The federal government says Michigan cases in a meningitis outbreak linked to contaminated medication have risen by three to 28.
The Centers for Disease Control and Prevention posted new numbers on its website Wednesday. Michigan has 28 cases, including three previously reported deaths.
Rare fungal meningitis has been linked to contaminated steroids injected into people with back pain. The medication was made by a Massachusetts pharmacy and shipped to four Michigan clinics.
There have been at least 12 deaths from the national outbreak.
The Michigan residents who died were a 67-year-old woman from Livingston County, a 78-year-old woman from Washtenaw County and a 56-year-old woman from Genesee County.
The four Michigan facilities that received shipments of these recalled lots are working with MDCH to notify patients who may have received this product between May and October and may be at risk for developing the illness. The facilities are:
The number of cases is expected to increase. The age range of current identified patients is 46 to 89 years old.
These fungal infections are not transmitted person to person. Infected patients have become ill approximately one to four weeks following their injection with a variety of symptoms.
Patients who received epidural injections have presented with symptoms including fever, new or worsening headache, neck stiffness, sensitivity to light and/or a new neurological deficit such as weakness or numbness, consistent with deep brain stroke.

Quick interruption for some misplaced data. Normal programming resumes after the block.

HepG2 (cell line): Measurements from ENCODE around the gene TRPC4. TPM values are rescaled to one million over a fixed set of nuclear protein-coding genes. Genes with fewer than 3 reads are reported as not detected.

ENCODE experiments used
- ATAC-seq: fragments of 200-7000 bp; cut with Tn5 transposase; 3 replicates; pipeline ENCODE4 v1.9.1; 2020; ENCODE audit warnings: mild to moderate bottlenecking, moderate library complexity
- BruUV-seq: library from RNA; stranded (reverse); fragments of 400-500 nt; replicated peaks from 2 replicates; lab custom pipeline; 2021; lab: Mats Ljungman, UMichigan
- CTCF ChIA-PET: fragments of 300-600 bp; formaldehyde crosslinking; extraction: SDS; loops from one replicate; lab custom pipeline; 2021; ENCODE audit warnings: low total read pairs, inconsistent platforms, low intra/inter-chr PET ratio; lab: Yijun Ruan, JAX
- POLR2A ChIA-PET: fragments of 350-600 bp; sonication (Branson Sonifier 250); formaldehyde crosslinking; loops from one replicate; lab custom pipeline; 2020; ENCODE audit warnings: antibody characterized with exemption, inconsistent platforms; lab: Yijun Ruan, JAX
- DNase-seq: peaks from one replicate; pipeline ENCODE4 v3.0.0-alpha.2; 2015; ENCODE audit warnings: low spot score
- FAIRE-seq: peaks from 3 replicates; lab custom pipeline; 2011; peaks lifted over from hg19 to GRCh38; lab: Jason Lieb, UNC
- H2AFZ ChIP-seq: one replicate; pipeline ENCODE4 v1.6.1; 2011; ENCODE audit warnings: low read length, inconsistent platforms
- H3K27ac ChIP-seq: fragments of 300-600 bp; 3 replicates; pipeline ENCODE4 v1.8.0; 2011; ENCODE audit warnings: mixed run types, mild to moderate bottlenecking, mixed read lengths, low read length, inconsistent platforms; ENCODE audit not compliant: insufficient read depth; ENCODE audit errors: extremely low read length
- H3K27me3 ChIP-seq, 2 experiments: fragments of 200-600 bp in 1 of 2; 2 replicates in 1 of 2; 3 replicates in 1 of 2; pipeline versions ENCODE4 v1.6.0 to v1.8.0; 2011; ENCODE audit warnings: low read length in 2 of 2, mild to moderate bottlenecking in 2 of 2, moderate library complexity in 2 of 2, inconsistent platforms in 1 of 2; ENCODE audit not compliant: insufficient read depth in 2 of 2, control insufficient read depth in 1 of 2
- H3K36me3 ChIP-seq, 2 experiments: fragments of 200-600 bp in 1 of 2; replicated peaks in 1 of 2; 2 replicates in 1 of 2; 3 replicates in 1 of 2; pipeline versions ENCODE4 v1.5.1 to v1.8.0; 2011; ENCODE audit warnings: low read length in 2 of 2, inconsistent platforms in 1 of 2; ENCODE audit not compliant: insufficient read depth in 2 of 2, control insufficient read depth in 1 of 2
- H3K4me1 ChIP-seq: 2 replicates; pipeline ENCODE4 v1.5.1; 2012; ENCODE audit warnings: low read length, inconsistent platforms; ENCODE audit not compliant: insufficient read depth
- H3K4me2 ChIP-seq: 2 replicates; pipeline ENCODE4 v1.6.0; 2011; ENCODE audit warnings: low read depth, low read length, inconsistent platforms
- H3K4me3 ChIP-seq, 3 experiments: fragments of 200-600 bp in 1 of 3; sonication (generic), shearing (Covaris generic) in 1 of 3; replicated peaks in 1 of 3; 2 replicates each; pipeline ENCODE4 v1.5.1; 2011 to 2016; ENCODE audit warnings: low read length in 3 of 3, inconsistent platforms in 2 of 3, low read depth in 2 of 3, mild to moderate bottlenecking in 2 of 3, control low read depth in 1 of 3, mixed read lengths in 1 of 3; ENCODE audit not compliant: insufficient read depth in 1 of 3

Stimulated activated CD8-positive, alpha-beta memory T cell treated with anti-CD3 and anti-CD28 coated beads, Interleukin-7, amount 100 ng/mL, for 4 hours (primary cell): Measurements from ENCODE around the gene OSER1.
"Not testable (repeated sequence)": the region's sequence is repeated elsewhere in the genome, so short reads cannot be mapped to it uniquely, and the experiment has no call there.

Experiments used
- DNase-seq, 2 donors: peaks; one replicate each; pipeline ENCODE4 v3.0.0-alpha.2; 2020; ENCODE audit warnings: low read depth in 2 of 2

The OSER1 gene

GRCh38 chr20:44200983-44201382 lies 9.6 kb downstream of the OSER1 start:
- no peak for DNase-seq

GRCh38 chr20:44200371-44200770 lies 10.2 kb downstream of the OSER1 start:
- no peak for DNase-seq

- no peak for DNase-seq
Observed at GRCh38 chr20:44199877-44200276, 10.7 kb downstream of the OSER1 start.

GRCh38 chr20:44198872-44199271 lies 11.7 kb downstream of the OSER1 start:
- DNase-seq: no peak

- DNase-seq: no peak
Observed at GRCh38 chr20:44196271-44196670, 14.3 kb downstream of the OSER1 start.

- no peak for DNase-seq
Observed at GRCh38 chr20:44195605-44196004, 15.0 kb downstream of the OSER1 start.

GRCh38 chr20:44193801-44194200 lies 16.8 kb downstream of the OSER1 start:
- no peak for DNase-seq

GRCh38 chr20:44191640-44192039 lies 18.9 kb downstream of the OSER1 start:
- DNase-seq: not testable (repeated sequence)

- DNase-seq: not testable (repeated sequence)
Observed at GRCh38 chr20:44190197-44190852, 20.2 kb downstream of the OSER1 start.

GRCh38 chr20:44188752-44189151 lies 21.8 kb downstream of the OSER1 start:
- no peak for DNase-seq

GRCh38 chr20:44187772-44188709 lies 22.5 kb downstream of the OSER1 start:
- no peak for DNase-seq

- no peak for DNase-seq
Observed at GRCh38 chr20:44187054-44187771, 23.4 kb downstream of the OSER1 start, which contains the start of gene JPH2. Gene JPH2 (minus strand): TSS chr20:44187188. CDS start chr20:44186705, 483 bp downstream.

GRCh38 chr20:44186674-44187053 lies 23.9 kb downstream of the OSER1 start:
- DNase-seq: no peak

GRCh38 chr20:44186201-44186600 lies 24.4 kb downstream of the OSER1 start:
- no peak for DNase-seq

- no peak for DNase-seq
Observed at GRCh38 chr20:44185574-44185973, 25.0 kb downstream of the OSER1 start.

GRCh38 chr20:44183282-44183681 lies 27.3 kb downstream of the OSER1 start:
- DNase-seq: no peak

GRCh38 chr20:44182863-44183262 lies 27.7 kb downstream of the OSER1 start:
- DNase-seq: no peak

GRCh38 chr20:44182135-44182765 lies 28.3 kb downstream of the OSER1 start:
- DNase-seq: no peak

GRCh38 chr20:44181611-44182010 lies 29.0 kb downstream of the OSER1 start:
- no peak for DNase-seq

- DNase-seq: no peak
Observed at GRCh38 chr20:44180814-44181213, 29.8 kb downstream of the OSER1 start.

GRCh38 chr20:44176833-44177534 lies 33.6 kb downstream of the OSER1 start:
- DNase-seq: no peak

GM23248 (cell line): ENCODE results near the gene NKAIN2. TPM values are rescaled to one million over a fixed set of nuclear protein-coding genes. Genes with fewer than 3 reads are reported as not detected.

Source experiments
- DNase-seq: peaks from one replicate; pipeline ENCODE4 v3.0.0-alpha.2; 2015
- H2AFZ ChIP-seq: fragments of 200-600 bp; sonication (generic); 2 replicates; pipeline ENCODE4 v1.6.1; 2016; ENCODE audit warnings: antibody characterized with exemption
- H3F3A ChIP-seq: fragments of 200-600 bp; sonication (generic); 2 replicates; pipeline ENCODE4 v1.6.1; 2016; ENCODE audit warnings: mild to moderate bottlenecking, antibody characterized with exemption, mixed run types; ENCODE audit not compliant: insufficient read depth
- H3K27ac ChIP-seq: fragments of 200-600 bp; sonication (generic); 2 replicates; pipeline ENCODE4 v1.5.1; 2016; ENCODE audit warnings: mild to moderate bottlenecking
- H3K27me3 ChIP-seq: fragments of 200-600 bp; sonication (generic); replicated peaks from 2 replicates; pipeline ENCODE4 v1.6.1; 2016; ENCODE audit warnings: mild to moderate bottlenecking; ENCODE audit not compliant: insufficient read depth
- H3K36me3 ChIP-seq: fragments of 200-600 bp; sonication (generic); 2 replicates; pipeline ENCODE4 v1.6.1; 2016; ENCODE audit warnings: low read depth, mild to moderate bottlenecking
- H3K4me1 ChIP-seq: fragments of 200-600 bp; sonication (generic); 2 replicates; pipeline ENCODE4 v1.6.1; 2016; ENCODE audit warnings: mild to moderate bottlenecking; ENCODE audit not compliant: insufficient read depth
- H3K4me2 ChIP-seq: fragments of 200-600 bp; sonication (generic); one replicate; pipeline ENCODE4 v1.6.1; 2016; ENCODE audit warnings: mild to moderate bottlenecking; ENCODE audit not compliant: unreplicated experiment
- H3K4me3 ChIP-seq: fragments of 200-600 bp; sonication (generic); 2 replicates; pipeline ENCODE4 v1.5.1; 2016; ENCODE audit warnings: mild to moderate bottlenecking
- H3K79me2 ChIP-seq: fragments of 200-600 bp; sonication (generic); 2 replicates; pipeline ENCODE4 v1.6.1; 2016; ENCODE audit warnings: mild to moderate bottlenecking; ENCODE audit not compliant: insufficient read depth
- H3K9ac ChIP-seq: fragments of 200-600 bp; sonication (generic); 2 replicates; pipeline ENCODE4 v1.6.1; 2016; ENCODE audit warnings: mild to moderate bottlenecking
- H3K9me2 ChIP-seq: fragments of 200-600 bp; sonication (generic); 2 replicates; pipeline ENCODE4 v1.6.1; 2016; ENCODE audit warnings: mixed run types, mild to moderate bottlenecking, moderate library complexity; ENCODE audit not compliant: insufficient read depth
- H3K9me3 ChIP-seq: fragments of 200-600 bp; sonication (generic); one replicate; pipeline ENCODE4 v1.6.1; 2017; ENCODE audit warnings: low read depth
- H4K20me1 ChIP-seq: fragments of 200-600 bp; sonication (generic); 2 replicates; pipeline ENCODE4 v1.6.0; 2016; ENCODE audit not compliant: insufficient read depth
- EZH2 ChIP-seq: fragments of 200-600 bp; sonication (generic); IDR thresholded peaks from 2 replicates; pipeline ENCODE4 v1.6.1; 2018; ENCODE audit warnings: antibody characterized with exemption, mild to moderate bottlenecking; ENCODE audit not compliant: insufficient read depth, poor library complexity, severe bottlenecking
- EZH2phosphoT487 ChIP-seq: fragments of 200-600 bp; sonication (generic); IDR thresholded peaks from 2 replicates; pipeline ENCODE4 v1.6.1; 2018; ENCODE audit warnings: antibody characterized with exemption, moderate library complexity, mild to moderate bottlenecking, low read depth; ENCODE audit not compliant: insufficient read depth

Those receiving joint injections may present with increasing pain, redness or swelling at injection site. Some patients' symptoms were very mild in nature.
Any individual who received a steroid injection at one of the four Michigan facilities and is experiencing the symptoms described above should immediately contact their physician or seek medical attention.
Meanwhile, the Massachusetts company run by the same executives who operated a specialty pharmacy linked to the fatal meningitis outbreak has agreed to temporarily shut down for inspection by state and federal regulators.
Ameridose is located in Westborough, Mass. The New England Compounding Center, which produced a steroid linked to the outbreak, is in Framingham. Both firms are run by Barry Cadden and Greg Conigliaro.
Ameridose provides sterile medication in prefilled oral syringes to about 3,000 hospitals nationwide. It opened its doors in 2006, eight years after NECC opened.
The Massachusetts Department of Public Health says Ameridose agreed to the shutdown until inspections by state regulators and the U.S. Food and Drug Administration are completed.
There is no recall of Ameridose products.
The outbreak has sickened 137 people in 10 states. Twelve have died.
Copyright 2012 WNEM (Meredith Corporation.) All rights reserved. The Associated Press contributed to this report.